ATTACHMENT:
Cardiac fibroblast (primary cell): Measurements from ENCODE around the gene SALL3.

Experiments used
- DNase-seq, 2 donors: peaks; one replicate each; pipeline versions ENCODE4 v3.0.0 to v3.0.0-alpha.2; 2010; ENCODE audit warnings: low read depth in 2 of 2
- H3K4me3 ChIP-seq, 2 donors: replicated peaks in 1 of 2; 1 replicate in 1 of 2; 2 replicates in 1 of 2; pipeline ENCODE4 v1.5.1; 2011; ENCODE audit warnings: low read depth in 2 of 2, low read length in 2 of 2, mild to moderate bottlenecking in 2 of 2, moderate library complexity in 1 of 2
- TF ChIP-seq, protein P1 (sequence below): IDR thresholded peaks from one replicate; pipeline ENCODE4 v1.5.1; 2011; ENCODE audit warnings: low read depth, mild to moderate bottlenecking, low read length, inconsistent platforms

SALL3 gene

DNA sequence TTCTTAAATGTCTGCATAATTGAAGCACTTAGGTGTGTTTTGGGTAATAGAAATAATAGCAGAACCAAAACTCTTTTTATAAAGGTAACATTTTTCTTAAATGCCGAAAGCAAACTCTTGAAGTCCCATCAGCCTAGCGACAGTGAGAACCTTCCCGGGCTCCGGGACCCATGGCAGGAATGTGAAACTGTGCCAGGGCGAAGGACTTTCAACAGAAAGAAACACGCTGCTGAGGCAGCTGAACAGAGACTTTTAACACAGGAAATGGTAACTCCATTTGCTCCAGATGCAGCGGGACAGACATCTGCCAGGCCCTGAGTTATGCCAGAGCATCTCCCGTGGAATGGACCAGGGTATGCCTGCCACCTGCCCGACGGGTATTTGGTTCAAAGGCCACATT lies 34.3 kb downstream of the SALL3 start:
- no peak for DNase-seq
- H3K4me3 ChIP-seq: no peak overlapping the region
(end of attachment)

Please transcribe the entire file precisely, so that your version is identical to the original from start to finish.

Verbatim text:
Cardiac fibroblast (primary cell): Measurements from ENCODE around the gene SALL3.

Experiments used
- DNase-seq, 2 donors: peaks; one replicate each; pipeline versions ENCODE4 v3.0.0 to v3.0.0-alpha.2; 2010; ENCODE audit warnings: low read depth in 2 of 2
- H3K4me3 ChIP-seq, 2 donors: replicated peaks in 1 of 2; 1 replicate in 1 of 2; 2 replicates in 1 of 2; pipeline ENCODE4 v1.5.1; 2011; ENCODE audit warnings: low read depth in 2 of 2, low read length in 2 of 2, mild to moderate bottlenecking in 2 of 2, moderate library complexity in 1 of 2
- TF ChIP-seq, protein P1 (sequence below): IDR thresholded peaks from one replicate; pipeline ENCODE4 v1.5.1; 2011; ENCODE audit warnings: low read depth, mild to moderate bottlenecking, low read length, inconsistent platforms

SALL3 gene

DNA sequence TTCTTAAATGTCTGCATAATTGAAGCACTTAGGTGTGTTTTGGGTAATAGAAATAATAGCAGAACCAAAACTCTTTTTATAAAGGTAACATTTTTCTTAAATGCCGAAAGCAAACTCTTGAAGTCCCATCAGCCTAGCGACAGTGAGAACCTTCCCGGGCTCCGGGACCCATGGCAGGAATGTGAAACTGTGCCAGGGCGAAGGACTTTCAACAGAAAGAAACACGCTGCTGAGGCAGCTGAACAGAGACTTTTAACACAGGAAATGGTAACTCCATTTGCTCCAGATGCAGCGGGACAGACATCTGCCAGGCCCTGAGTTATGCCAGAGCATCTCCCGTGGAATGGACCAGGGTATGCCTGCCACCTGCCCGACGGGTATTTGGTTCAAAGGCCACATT lies 34.3 kb downstream of the SALL3 start:
- no peak for DNase-seq
- H3K4me3 ChIP-seq: no peak overlapping the region